It's helpful for everyone to have a peer accountability buddy, someone they text or email everyday to ask how the homework is going and confirm/encourage that they maintain a daily meditation practice.

In any group there is attrition... So if you lose one or two friends to the busy-ness of everyday life, do not despair. If you have a steady group going through these teachings we would love to hear about it and our founder, Lodro Rinzler, is always happy to hop on a call with you halfway through the curriculum to answer any questions you may have, free of charge.



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Community support can be invaluable when working toward inner change, as well as social change. Surrounding yourself with thoughtful company is sometimes very beneficial during this process.

If possible, we recommend bringing together a small group of 4-8 friends. From the outset of diving into the collected talks, you can set norms for the group - rules that you all agree to - such as deeply listening to one another, confidentiality, shutting off your phones during meetings, and staying attuned to who is speaking too much or who might need encouragement and space to speak. 

Once the norms are agreed upon, you can meet once a week at a consistent time and place (even if that place is an online forum, like Skype).

Remember, if you decide to do the program on your own, that is ok too. 

Whether you work with a group or on your own, an executive coach can help you along the way. Check out our recs below!


Previous cohorts at the Institute for Compassionate Leadership worked one-on-one with executive coaches. This practice can help to create clarity and accountability. We recommend the coaches listed below, as they are the most familiar with the ICL curriculum.

Michael Carroll



Hylke Faber



Adreanna Limbach



Jim Rosen



Ellen Carton


James Ruberg


Lisa Zigarmi



Thank you for visiting! Please be in touch! Let us know about your progress.



 You can reach out to our founder, Lodro Rinzler, at lodro@mndflmeditation.com. 

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Lodro Rinzler - Founder

A lifelong messenger of Buddhist principles, Lodro Rinzler has been bringing his extensive learnings to new and varied audiences since childhood. His bestselling books The Buddha Walks into a Bar, the award-winning Walk Like a Buddha, and many more share the wisdom he’s learned over a lifetime to a millennial audience yearning for meaningful messages.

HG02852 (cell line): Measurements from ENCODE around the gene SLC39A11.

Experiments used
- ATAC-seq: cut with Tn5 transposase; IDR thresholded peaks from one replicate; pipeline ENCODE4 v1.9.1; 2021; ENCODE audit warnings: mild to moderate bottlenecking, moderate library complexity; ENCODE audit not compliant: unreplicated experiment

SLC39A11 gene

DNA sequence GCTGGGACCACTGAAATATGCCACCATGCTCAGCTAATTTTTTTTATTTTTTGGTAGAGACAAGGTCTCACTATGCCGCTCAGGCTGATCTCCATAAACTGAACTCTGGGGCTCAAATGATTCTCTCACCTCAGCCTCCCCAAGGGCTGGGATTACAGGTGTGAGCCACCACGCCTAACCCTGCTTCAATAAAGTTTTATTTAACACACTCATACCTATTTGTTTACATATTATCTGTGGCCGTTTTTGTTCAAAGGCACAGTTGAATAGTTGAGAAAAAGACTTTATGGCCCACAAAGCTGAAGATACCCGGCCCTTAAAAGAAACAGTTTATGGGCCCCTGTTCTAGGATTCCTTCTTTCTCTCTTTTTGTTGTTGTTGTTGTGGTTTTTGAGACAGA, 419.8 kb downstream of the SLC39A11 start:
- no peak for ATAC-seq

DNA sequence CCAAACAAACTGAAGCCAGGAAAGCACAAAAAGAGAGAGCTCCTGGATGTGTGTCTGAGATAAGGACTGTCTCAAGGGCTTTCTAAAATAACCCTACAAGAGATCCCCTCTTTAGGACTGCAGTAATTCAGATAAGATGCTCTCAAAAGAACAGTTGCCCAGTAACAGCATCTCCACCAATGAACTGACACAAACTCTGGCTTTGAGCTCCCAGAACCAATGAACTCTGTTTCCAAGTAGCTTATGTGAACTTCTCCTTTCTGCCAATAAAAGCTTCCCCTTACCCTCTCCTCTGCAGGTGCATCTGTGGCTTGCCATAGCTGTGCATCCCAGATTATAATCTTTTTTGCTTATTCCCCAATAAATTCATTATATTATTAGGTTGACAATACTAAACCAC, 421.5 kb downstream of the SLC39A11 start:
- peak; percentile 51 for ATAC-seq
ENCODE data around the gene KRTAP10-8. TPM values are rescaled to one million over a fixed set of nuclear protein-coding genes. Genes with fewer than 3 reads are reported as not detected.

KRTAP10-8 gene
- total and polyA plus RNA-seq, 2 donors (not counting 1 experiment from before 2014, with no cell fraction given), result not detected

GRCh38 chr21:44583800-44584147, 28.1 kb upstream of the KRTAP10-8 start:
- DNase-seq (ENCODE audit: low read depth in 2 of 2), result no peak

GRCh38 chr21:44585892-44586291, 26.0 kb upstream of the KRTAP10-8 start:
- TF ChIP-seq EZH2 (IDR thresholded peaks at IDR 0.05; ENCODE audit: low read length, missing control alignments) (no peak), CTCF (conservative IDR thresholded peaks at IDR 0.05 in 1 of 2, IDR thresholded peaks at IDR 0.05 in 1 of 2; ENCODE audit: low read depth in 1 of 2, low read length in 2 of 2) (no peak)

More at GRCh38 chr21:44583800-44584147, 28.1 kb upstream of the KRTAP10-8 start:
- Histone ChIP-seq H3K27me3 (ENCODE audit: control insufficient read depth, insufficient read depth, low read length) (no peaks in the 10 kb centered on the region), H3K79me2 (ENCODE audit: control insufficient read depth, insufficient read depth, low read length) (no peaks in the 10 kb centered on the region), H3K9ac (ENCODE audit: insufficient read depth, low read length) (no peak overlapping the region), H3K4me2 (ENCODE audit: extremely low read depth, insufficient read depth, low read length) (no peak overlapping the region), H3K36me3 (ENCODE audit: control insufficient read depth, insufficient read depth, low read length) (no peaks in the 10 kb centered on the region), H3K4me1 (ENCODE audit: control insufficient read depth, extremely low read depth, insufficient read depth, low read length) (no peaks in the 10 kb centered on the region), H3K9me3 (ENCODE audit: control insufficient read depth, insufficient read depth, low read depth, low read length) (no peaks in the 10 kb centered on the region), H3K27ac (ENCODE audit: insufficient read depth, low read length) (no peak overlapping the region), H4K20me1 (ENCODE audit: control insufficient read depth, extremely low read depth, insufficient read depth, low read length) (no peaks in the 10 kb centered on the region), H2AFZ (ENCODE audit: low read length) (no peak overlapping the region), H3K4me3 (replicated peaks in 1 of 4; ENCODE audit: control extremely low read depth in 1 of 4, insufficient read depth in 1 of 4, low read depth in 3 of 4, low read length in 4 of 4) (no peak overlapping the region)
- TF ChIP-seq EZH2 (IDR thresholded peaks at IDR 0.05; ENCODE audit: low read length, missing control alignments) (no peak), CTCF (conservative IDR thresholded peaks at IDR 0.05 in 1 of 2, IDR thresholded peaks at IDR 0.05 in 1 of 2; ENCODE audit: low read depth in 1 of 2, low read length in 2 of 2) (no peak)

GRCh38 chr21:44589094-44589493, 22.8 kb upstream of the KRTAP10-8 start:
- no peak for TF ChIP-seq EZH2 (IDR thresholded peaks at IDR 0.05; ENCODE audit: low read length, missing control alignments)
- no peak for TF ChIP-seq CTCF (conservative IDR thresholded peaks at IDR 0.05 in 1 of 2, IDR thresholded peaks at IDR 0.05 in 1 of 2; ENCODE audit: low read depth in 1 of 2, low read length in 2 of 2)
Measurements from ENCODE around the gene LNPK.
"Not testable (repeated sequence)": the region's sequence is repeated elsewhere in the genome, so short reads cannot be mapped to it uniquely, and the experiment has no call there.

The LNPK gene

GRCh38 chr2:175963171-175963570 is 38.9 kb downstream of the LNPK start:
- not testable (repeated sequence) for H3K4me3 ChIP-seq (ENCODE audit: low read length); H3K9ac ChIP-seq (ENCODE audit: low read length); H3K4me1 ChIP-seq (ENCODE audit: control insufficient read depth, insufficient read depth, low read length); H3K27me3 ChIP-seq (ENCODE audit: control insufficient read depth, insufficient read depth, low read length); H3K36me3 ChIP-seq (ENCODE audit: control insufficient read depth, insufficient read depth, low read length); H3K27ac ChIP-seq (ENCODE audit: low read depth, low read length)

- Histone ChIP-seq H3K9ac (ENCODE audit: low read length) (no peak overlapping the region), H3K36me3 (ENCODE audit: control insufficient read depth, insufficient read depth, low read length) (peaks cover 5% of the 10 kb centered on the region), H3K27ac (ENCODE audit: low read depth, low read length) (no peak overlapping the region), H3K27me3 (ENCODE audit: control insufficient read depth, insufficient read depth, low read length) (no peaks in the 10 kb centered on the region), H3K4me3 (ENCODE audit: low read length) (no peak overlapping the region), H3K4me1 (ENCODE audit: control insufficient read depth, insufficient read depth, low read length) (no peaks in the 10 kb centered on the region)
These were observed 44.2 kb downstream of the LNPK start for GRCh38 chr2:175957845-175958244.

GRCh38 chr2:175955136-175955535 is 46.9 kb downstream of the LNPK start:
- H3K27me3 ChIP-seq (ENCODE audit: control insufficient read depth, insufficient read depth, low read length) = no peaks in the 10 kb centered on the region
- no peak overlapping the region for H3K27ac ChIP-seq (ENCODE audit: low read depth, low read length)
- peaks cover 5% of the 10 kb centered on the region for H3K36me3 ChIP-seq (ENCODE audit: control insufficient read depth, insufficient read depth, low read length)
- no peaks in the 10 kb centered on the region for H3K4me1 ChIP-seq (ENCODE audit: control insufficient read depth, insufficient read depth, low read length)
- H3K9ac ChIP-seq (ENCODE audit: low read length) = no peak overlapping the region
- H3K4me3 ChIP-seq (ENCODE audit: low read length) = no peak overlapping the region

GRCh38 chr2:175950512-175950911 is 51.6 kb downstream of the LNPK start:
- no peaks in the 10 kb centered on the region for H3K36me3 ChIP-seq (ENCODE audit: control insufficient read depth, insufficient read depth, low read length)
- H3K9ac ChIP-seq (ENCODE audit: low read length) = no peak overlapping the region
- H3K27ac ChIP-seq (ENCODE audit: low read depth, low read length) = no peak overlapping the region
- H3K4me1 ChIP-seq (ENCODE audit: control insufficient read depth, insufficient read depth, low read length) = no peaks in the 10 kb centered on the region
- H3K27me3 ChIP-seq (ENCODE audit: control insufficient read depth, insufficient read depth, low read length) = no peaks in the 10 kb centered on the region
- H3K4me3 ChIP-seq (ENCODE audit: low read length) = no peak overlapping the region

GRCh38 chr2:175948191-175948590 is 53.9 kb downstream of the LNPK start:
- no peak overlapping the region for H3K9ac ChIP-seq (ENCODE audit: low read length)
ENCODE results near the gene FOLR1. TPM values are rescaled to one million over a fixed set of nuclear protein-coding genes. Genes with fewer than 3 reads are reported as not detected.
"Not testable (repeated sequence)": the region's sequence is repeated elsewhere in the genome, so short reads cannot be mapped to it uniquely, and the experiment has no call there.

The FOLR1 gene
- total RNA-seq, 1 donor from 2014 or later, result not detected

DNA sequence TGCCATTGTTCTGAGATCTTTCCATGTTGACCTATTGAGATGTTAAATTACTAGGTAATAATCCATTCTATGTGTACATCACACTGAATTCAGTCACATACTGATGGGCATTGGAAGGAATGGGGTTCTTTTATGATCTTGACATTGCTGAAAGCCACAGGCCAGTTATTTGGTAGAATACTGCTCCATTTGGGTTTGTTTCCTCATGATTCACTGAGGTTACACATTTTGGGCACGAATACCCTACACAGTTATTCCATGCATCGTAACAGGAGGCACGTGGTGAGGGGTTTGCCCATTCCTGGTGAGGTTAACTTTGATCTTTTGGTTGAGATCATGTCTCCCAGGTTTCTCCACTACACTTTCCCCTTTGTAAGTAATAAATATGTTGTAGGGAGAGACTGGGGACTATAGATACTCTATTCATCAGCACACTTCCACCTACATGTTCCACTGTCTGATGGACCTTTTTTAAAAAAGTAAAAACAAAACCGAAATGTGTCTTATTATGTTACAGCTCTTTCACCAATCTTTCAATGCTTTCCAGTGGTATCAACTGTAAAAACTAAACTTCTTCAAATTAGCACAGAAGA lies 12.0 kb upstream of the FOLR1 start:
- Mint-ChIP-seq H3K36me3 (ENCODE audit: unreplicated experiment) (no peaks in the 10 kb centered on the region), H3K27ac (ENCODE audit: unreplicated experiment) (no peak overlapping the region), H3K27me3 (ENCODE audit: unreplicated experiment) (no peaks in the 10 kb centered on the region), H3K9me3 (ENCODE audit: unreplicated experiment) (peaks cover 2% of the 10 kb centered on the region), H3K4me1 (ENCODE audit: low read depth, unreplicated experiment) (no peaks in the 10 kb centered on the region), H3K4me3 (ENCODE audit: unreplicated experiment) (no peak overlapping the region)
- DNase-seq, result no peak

A graduate of Wesleyan University, Lodro Rinzler founded the school’s Buddhist House while studying at the famed liberal arts school. A haven among the sometimes-frantic undergraduate world, the 18-person meditation dorm was an early staging area for a career spent sharing in the possibilities of mindfulness. Taking charge in establishing this collegiate safe haven was an early execution of Lodro’s lifelong mission of making meditation accessible to all.

After college, Lodro began leading meditation practices in Boston and around the country, traveling frequently to better share his experience with a wider audience. As Founder and Executive Director of the Institute for Compassionate Leadership in New York, Lodro built an organization charged with coaching and mentoring entrants as part of a full educational experience. With an eye on equipping a generation for thoughtful problem solving, he was well-positioned to help inspire with the meaningful message of the Buddha. To Lodro Rinzler, suffering and anxiety can be tamed in any mind, as long as it is opened to the possibility.

His mission was brought to further light with the birth of MNDFL. Named NYC’s best drop-in meditation studio by New York magazine, this organization was co-founded by Lodro with the goal of spreading the peaceful ideals of meditation to a world inundated with stressors. Since 2015, MNDFL has expanded to two more studios, an online teaching portal, and a non-profit arm sharing meditation principles with underprivileged students for no cost.

Lodro Rinzler has been featured in The New York Times, The Wall Street Journal, The Atlantic, and FOX, CBS, and NBC News coverage. His books rank among the leading contemporary works in philosophy and mindfulness and have twice been honored with the Independent Publishers Book Award.

Lodro Rinzler currently lives in New York City with his wife and pets.